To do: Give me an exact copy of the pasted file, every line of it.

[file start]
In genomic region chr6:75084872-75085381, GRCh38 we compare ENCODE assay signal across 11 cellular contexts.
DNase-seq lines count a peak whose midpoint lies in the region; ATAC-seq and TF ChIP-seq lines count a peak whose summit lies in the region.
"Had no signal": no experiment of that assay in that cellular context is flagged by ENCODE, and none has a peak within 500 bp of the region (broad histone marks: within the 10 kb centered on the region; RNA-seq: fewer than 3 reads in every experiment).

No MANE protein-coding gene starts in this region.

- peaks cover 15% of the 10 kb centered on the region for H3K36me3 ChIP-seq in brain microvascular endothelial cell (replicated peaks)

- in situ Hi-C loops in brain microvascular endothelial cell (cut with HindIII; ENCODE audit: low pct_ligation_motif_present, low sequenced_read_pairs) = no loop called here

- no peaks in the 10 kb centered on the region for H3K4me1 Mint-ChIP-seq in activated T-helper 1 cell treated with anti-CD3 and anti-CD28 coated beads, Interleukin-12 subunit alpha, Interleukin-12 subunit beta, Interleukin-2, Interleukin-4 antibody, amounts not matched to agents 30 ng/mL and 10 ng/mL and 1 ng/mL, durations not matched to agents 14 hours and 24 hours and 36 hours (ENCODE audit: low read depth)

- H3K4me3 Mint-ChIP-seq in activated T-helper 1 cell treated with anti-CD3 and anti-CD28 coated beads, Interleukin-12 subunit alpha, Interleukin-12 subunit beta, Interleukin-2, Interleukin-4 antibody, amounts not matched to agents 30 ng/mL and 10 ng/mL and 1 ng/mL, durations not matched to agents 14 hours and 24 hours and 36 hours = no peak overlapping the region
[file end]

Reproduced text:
In genomic region chr6:75084872-75085381, GRCh38 we compare ENCODE assay signal across 11 cellular contexts.
DNase-seq lines count a peak whose midpoint lies in the region; ATAC-seq and TF ChIP-seq lines count a peak whose summit lies in the region.
"Had no signal": no experiment of that assay in that cellular context is flagged by ENCODE, and none has a peak within 500 bp of the region (broad histone marks: within the 10 kb centered on the region; RNA-seq: fewer than 3 reads in every experiment).

No MANE protein-coding gene starts in this region.

- peaks cover 15% of the 10 kb centered on the region for H3K36me3 ChIP-seq in brain microvascular endothelial cell (replicated peaks)

- in situ Hi-C loops in brain microvascular endothelial cell (cut with HindIII; ENCODE audit: low pct_ligation_motif_present, low sequenced_read_pairs) = no loop called here

- no peaks in the 10 kb centered on the region for H3K4me1 Mint-ChIP-seq in activated T-helper 1 cell treated with anti-CD3 and anti-CD28 coated beads, Interleukin-12 subunit alpha, Interleukin-12 subunit beta, Interleukin-2, Interleukin-4 antibody, amounts not matched to agents 30 ng/mL and 10 ng/mL and 1 ng/mL, durations not matched to agents 14 hours and 24 hours and 36 hours (ENCODE audit: low read depth)

- H3K4me3 Mint-ChIP-seq in activated T-helper 1 cell treated with anti-CD3 and anti-CD28 coated beads, Interleukin-12 subunit alpha, Interleukin-12 subunit beta, Interleukin-2, Interleukin-4 antibody, amounts not matched to agents 30 ng/mL and 10 ng/mL and 1 ng/mL, durations not matched to agents 14 hours and 24 hours and 36 hours = no peak overlapping the region